Is there a better way to do this? (1 Viewer)

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StatusX

Homework Helper
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I have the pair of equations:

[tex]a+\frac{db}{dx}=0[/tex]

[tex]ac+\frac{d(bc)}{dx}=d[/tex]

where a,b,c,d are functions of x. I want to solve for a in terms of c and d. I can do it as follows. Start with the second equation:

[tex]ac+\frac{d(bc)}{dx}=ac+c\frac{db}{dx}+b\frac{dc}{dx}=d[/tex]

Now plug in the first equation:

[tex]ac+c(-a)+b\frac{dc}{dx}=b\frac{dc}{dx}=d[/tex]

Now we have an expression for b, so using the first equation again:

[tex]a=-\frac{d}{dx}\left( \frac{d}{dc/dx} \right) [/tex]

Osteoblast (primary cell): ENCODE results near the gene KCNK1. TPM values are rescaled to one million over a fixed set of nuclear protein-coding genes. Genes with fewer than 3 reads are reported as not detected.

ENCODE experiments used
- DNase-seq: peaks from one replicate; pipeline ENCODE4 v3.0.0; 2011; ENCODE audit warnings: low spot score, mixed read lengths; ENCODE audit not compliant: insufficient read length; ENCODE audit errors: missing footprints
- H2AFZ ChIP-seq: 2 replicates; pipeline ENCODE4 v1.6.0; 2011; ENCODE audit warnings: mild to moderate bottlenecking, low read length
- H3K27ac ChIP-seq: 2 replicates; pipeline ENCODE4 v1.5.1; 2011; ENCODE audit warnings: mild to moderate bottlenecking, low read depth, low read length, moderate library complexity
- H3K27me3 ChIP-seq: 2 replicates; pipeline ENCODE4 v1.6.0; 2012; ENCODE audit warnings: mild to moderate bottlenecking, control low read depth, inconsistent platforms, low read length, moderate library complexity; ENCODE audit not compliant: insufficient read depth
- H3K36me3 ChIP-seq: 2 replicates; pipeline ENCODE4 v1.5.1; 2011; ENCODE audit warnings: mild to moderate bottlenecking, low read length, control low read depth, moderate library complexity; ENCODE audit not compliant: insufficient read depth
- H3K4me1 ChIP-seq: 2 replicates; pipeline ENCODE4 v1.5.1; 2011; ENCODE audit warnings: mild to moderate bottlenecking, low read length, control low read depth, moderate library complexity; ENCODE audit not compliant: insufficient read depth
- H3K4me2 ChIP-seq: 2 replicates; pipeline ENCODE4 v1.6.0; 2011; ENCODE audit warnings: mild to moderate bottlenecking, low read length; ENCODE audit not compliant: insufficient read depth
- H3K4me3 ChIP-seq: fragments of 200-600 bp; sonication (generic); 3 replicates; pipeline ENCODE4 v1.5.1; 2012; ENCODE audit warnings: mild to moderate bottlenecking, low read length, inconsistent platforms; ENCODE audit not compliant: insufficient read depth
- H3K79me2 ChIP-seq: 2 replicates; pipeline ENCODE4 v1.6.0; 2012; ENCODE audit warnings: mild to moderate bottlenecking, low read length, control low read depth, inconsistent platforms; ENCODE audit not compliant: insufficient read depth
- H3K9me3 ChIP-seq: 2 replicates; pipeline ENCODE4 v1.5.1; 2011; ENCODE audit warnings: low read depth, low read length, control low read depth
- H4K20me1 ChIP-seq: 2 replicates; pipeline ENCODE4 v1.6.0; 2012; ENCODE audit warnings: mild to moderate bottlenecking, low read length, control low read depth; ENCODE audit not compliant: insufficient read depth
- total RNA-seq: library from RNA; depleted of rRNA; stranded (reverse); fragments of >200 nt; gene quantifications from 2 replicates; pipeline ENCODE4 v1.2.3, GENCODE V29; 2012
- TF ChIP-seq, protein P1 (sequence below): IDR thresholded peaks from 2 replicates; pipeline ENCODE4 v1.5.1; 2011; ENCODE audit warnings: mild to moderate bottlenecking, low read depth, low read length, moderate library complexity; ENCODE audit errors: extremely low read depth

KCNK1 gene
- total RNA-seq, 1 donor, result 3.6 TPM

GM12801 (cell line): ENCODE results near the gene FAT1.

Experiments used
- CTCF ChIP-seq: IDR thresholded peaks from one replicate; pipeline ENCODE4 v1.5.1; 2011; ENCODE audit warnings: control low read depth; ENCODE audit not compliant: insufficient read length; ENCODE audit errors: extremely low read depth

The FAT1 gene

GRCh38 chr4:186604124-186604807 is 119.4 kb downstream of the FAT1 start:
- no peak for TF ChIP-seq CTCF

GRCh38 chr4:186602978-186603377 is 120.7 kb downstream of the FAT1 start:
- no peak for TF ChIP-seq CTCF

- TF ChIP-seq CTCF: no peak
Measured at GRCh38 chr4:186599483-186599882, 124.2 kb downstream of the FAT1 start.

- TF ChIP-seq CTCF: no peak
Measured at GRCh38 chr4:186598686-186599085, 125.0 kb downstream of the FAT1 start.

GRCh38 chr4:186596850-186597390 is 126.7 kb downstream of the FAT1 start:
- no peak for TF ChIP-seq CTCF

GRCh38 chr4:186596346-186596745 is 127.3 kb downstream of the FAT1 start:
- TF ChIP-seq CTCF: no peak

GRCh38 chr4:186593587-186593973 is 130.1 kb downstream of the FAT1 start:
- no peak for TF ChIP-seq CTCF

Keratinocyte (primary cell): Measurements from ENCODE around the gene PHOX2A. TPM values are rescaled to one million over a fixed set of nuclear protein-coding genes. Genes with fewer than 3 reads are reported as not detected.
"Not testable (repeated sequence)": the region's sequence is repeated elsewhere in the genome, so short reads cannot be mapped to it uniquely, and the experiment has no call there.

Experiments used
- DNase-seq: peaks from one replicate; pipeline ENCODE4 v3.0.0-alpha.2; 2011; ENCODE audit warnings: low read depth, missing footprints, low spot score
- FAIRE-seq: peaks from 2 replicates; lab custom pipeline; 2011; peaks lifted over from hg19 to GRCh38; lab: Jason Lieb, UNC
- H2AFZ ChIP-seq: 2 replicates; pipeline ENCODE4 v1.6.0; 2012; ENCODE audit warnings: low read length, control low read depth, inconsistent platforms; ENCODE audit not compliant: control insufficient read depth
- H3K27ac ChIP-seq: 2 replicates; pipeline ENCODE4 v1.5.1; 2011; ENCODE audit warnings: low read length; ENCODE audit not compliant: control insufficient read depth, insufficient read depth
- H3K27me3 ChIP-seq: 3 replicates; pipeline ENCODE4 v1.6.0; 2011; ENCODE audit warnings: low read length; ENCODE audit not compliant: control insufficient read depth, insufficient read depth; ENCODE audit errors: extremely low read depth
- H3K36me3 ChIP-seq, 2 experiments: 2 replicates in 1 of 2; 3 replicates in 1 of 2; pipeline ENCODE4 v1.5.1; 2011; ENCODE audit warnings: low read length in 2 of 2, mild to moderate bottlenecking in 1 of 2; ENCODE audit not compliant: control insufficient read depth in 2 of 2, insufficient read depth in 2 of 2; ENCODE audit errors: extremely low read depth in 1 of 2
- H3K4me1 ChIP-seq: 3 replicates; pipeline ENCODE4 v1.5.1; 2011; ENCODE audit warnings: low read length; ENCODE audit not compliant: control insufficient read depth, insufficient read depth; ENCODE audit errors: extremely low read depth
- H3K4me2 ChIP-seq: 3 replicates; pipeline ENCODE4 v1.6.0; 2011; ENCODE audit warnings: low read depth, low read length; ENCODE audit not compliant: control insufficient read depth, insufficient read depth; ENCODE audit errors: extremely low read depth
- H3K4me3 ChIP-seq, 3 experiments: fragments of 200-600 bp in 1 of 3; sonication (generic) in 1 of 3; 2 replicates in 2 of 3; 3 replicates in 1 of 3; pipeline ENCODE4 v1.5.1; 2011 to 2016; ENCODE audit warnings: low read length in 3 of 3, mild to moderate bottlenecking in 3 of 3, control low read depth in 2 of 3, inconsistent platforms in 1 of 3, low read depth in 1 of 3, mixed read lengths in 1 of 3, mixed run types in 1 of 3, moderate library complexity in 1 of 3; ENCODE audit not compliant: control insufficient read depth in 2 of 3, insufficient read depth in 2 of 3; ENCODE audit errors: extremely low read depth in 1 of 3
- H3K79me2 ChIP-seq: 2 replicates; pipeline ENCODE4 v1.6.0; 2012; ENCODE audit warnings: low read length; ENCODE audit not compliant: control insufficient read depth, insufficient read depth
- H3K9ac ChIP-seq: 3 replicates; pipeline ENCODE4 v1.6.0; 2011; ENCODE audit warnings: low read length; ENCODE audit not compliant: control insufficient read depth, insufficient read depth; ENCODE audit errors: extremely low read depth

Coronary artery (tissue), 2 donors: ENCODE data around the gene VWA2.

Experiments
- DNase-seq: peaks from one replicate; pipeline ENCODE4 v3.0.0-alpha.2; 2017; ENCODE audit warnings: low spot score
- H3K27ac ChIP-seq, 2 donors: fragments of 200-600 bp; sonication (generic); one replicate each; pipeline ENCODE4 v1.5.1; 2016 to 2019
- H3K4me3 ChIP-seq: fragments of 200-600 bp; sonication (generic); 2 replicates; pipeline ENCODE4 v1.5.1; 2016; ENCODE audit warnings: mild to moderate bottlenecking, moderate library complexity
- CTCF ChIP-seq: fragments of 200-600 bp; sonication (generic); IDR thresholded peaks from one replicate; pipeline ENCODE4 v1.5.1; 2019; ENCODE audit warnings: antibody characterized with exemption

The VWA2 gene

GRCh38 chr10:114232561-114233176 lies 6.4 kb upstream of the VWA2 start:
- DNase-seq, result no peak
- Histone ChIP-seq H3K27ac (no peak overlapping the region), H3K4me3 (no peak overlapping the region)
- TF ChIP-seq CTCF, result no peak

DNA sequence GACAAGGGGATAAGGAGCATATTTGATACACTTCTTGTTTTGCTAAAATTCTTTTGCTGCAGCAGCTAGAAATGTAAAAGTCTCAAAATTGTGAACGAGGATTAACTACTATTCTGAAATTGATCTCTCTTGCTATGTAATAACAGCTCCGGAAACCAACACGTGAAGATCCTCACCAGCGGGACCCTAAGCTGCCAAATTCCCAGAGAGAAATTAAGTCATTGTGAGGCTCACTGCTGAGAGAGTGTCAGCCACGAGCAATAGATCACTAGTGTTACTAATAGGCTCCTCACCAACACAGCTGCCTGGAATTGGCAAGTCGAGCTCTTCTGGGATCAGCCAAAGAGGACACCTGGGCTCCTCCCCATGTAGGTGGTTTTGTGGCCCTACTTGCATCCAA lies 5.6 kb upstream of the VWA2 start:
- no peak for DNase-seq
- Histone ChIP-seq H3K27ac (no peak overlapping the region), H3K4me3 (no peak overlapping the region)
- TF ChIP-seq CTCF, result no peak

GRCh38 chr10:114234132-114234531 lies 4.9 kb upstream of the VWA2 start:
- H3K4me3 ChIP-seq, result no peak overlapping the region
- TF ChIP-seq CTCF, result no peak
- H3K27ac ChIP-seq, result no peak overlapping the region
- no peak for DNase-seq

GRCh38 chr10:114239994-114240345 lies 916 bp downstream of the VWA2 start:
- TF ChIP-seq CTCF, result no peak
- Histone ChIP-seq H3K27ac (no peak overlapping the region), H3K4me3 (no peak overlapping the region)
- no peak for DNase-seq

My problem is with using the first equation twice. It seems redundant, but I can't find another way to do it. Can anyone think of a better way, or maybe point out why there isn't one?
 

Tide

Science Advisor
Homework Helper
3,078
0
You might try writing

[tex]b = b_0 - \int a dx[/tex]

from the the first equation and substitute into the second equation. You can ultimately write this as a differential equation for a having eliminated b.
 

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